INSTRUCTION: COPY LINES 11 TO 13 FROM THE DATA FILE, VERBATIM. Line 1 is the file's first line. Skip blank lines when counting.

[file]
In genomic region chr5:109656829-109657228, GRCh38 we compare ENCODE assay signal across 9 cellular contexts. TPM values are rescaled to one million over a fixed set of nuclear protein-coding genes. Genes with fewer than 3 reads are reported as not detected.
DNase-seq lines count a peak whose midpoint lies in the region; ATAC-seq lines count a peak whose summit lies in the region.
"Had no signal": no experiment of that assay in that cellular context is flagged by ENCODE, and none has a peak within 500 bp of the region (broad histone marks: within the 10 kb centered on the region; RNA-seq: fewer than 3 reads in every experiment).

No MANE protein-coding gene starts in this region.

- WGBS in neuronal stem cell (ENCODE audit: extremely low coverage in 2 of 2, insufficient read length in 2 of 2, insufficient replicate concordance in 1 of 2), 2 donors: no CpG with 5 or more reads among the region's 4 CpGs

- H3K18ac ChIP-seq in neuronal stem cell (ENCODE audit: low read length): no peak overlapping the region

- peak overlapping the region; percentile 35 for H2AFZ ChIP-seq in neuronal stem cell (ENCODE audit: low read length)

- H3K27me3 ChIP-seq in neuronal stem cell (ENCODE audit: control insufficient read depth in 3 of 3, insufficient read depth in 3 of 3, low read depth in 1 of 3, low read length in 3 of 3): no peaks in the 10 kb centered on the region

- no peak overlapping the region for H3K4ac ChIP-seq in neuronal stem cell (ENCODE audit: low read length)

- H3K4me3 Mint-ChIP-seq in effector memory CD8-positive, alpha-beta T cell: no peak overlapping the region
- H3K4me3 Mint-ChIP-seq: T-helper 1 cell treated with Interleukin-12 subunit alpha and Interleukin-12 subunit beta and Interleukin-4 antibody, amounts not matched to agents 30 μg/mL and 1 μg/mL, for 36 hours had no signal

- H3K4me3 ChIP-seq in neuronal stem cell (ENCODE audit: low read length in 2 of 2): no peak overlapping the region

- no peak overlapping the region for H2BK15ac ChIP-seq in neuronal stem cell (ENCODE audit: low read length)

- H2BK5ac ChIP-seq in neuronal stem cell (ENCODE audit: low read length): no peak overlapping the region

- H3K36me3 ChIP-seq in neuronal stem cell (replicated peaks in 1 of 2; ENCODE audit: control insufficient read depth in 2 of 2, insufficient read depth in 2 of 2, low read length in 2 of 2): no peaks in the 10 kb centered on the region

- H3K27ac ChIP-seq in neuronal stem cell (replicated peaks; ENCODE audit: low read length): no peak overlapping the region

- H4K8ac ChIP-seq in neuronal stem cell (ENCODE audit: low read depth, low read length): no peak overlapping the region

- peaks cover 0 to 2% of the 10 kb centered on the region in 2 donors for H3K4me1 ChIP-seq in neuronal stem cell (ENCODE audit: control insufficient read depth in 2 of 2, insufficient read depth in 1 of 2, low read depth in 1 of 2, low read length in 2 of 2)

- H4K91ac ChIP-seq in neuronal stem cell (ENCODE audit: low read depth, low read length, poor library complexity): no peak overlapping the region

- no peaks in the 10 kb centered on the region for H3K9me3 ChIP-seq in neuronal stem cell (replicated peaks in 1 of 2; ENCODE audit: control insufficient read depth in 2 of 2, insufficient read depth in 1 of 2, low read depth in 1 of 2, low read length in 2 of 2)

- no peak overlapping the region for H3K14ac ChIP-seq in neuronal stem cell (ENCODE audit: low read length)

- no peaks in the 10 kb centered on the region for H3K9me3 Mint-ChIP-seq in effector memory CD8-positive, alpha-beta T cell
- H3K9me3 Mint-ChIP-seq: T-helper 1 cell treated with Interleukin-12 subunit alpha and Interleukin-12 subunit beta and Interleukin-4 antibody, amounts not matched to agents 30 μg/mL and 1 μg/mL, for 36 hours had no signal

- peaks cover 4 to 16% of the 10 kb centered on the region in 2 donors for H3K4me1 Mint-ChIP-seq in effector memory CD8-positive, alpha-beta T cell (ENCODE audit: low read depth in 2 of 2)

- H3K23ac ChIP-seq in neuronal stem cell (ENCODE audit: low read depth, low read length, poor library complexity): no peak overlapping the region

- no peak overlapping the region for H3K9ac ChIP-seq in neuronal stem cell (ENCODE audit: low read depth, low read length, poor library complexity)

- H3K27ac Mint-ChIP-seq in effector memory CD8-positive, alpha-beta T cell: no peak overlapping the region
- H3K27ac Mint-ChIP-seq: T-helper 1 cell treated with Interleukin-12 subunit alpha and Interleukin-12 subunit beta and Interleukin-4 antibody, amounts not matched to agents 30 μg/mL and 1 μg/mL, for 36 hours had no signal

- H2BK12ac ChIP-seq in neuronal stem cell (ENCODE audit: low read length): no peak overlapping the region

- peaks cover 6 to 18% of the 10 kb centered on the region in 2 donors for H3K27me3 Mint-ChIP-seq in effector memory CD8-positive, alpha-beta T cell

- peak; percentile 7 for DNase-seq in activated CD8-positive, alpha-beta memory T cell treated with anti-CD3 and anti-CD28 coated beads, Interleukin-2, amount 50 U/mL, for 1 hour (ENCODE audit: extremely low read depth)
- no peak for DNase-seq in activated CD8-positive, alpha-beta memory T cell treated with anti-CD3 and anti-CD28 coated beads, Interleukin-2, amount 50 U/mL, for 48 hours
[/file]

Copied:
- H3K4me3 Mint-ChIP-seq: T-helper 1 cell treated with Interleukin-12 subunit alpha and Interleukin-12 subunit beta and Interleukin-4 antibody, amounts not matched to agents 30 μg/mL and 1 μg/mL, for 36 hours had no signal

- H3K4me3 ChIP-seq in neuronal stem cell (ENCODE audit: low read length in 2 of 2): no peak overlapping the region

- no peak overlapping the region for H2BK15ac ChIP-seq in neuronal stem cell (ENCODE audit: low read length)